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Press Release 09-178
Building on Nature

Biology inspires the pursuit of new capabilities in sensing and hydrocarbon production

Back to article | Note about images

Photo of bright green microalgae growing in the laboratory.

Growing microalgae with high oil content is one obstacle that a team at the University of Michigan will try to overcome. The researchers will also investigate the processing of moist algae at high heat and pressure to sustainably produce useful hydrocarbons from the algal oils.

Credit: Phillip Savage, University of Michigan


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Photo of a photobioreactor for growing marine microalgae.

A photobioreactor used by a team at NC State provides a stable, controllable environment for growing marine microalgae. The researchers will be investigating genetic changes to the microalgae and unique technologies for extracting their oils, which can then be converted into useful hydrocarbons.

Credit: William Roberts, North Carolina State University


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Photo of tree branches.

Some plants, insects, and algae naturally produce simple hydrocarbons from atmospheric carbon dioxide and solar energy, an ability that comes from enzymes acting as biocatalysts. Researchers led by Jacqueline Shanks of Iowa State University will explore what genes and mechanisms are behind such biocatalysts and how they may be integrated into a host organism.

Credit: Basil J. Nikolau, Iowa State University
Jacqueline V. Shanks, Iowa State University
Lindsey V. Shanks, Ames High School


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Photo of grad student Natasha Mallette working with a fermentation system for converting biomass.

Natasha Mallette, a Montana State Ph.D. student in chemical engineering, works with a fermentation system for converting biomass. Researchers led by Brent Peyton will investigate a fermentation process using the fungus G. roseum as another means of producing hydrocarbons from biomass

Credit: Kelly Gorham, Montana State University


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Schematic depicting an array of micro-cameras that incorporates many features of natural eyes.

Researchers led by Hongrui Jiang of the University of Wisconsin, Madison, will develop an array of multiple micro-cameras whose design incorporates features of natural eyes, including multiple camera-type eyes of jumping spiders, apposition compound eyes of insects, non-circular pupils of cuttlefish, skates, and rays, and bi-fovea retina of raptors. These features provide large field of view, large depth of field, high resolution, and efficiency, among other qualities. Because the artificial system will not be limited by morphologic and physiologic constraints, it potentially can be more advanced than the natural systems that inspired it.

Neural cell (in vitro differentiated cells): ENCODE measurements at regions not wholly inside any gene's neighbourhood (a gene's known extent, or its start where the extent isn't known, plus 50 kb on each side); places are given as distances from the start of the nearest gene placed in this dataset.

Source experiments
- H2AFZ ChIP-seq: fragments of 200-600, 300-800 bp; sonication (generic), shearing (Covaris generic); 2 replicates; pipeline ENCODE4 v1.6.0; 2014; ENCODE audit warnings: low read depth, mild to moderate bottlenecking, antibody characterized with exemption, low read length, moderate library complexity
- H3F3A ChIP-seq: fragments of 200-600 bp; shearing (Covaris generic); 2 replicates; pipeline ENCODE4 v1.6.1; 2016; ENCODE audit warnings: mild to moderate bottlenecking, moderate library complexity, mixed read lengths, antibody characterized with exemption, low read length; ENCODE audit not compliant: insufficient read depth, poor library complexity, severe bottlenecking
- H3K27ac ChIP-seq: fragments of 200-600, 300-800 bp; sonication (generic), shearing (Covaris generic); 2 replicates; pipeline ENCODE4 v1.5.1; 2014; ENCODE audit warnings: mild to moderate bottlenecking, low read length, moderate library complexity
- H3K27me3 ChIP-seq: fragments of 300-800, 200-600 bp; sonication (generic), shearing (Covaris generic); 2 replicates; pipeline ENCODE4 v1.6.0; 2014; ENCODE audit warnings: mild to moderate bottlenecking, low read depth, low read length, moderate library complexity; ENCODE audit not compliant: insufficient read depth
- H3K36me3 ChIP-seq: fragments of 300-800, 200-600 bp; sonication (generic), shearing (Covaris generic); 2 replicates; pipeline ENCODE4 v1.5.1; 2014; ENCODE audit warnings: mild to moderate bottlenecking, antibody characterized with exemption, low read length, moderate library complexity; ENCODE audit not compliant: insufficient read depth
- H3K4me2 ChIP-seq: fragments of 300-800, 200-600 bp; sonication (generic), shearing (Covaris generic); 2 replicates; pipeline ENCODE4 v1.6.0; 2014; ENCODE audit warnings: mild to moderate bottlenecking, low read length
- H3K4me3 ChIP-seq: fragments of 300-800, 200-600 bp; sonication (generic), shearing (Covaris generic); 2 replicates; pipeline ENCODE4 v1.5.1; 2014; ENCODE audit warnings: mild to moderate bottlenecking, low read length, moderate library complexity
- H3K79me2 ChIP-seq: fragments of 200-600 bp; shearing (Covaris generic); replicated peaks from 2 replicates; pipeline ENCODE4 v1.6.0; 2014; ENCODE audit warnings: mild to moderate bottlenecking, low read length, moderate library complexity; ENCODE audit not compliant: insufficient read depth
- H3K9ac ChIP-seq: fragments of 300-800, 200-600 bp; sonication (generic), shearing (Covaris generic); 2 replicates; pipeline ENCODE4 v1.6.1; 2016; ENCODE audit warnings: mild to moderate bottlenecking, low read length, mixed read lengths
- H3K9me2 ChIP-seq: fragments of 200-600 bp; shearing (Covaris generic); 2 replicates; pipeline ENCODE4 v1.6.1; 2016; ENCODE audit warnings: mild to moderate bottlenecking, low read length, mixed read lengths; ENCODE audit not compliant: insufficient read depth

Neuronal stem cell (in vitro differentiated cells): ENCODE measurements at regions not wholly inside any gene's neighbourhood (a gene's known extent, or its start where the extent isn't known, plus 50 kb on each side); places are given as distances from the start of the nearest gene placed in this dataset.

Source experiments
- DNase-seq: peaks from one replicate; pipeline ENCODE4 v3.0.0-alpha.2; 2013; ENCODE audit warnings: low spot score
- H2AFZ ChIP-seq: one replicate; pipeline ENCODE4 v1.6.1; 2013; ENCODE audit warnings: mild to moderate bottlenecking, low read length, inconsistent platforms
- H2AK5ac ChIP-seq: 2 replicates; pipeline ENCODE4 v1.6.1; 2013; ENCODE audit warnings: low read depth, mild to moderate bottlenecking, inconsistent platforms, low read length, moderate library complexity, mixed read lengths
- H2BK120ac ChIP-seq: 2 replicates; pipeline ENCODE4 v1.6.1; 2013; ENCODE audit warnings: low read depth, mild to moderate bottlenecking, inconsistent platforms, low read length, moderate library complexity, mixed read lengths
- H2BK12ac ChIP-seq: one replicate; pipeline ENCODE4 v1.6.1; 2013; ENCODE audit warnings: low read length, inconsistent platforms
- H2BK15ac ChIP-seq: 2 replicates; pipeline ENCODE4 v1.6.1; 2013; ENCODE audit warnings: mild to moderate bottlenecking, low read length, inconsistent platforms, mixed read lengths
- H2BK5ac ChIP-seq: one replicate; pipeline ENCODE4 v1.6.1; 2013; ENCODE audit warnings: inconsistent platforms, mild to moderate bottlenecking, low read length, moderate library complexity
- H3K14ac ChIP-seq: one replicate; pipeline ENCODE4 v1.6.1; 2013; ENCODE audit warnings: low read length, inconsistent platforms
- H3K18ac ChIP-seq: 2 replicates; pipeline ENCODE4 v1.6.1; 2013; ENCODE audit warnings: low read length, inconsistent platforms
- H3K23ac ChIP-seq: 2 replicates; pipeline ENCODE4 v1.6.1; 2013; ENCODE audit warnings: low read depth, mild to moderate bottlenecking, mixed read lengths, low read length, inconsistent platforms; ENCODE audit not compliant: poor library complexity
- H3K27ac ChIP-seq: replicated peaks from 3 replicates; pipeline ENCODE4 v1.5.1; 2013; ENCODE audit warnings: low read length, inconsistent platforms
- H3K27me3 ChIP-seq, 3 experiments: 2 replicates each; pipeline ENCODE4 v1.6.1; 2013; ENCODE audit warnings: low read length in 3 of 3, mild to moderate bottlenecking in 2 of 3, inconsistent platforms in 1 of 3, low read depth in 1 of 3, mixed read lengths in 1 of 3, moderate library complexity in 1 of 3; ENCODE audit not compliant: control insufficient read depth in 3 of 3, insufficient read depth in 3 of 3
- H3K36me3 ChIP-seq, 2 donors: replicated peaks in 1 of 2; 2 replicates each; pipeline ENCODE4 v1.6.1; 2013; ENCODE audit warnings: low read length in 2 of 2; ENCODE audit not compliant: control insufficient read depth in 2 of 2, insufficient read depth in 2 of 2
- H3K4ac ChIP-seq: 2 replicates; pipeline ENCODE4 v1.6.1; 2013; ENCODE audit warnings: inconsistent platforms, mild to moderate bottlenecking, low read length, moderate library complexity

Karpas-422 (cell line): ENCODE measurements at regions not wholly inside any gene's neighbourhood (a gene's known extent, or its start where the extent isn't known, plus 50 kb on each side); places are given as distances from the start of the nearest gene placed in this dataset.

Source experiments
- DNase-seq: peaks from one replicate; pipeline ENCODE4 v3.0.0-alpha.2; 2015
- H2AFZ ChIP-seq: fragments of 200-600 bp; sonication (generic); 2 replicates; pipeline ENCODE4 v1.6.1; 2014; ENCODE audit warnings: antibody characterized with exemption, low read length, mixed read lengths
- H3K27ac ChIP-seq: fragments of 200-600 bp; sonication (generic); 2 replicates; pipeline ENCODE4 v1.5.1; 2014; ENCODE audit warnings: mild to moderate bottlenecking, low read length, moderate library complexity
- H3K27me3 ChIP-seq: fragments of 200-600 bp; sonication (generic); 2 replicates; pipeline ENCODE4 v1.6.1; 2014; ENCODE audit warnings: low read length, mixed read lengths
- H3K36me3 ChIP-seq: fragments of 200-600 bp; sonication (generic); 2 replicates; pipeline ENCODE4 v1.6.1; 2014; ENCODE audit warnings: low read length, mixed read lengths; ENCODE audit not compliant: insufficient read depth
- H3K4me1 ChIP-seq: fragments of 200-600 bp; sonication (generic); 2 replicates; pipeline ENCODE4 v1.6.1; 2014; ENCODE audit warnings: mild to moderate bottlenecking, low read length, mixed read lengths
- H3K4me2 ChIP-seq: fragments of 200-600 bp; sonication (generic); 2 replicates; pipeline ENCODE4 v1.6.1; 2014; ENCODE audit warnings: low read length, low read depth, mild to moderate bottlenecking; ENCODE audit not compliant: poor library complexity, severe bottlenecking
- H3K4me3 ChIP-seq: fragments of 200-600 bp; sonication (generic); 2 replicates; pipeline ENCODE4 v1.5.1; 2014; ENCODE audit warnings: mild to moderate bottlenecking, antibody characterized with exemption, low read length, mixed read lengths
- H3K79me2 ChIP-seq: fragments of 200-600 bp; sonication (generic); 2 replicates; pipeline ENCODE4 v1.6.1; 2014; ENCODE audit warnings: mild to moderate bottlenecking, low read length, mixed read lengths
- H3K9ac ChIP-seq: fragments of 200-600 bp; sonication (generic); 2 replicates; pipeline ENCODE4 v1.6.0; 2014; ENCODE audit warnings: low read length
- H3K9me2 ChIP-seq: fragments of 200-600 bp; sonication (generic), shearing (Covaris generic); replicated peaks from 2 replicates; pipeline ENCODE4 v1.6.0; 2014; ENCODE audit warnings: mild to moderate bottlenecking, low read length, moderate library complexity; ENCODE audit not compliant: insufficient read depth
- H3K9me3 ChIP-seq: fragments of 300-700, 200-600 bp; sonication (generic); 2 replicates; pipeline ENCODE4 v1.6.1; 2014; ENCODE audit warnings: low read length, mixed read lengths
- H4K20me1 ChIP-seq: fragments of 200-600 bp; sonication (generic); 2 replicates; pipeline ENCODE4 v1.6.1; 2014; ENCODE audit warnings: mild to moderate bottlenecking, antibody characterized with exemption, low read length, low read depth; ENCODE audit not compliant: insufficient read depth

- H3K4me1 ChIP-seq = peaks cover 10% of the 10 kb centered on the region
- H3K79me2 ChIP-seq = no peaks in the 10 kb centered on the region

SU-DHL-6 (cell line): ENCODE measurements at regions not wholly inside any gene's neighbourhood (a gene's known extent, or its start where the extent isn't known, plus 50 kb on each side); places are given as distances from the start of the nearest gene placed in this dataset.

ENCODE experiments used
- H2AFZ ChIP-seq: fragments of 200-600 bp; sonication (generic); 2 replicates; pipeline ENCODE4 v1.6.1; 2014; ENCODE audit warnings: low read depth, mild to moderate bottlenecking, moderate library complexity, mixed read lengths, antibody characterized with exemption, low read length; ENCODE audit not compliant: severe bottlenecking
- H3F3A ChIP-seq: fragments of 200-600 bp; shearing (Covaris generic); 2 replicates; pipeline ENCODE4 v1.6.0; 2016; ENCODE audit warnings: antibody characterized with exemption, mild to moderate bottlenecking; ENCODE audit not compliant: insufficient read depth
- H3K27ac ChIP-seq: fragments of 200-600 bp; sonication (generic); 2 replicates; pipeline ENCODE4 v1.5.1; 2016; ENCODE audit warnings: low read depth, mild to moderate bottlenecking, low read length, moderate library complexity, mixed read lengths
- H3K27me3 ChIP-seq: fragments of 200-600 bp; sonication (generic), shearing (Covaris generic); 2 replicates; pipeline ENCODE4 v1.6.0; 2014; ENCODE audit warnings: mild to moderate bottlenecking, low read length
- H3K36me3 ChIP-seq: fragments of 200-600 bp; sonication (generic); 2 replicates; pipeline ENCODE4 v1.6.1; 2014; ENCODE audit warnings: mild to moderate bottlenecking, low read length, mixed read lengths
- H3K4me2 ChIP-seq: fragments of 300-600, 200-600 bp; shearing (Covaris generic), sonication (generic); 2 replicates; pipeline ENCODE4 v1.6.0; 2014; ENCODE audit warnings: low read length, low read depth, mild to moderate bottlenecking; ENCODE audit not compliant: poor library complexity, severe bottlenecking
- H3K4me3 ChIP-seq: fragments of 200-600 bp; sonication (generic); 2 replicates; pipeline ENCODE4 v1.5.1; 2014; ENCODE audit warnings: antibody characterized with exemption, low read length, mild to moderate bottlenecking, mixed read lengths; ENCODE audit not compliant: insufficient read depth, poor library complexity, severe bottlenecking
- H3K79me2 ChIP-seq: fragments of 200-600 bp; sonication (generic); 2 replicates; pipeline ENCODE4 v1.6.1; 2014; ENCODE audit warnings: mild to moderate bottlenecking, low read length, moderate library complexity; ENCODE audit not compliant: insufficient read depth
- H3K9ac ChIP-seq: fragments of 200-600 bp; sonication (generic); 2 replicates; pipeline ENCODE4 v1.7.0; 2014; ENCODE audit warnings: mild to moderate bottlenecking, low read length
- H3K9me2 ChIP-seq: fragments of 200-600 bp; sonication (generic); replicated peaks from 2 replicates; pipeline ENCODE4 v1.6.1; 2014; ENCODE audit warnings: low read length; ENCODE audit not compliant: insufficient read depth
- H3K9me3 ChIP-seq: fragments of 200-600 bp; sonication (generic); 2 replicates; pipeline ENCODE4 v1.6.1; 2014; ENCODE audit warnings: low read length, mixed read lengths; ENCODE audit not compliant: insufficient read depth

Credit: Hongrui Jiang and Xuefeng Zeng, University of Wisconsin - Madison


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Photo of Venus flytraps.

Research collaborators from the University of Michigan and Penn State will explore new ideas for microstructure systems that are inspired by the mechanical, chemical, and electrical properties of plant cells. They will characterize how plants achieve rapid motion (as exhibited by the Venus flytrap), sense and adapt to the direction and magnitude of external loads and damage, and reconfigure or heal themselves through growth. Ultimately, they plan to use their discoveries in building a network of microstructures for large-scale actuation and structural control, energy harvesting, thermal management, and self-healing.

Credit: Richard A. Howard Image Collection, courtesy of Smithsonian Institution


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Conceptual schematic of an intelligent contact lens for health monitoring.

A team of University of Washington researchers--Babak A. Parviz, Brian Otis, Buddy D. Ratner, and Tueng Shen--envision a contact lens system capable of measuring biomedical information. This fundamentally new, non-invasive, and intelligent interface with the human body may improve health by detecting and monitoring biomarkers on the surface of the eye.

Credit: University of Washington


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Illustrations of a fish and materials to mimic its unusual movement and sensing abilities.

Because of their neuro-musculo-skeletal structure, fish have remarkable maneuvering skills and the extraordinary ability to sense small changes in water flow, which enables them to locate and track prey, move in coordinated schools, obtain feedback control for locomotion, and understand their environment. Investigating the computational processing involved in these fish capabilities will enable researchers at Virginia Tech to develop advanced multifunctional materials for an intelligent system with distributed sensing and control strategies.

Credit: Michael Philen, Virginia Tech


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Illustration of the chemical structure of lignin, an energy-rich material in woody plants.

University of Kentucky researchers will investigate high-capacity processes for obtaining hydrocarbons from woody plants, which contain the energy-rich material called lignin. Because current biomass conversion processes do not efficiently break down lignin, their full potential has not yet been realized.

Credit: University of Kentucky, Center for Applied Energy Research


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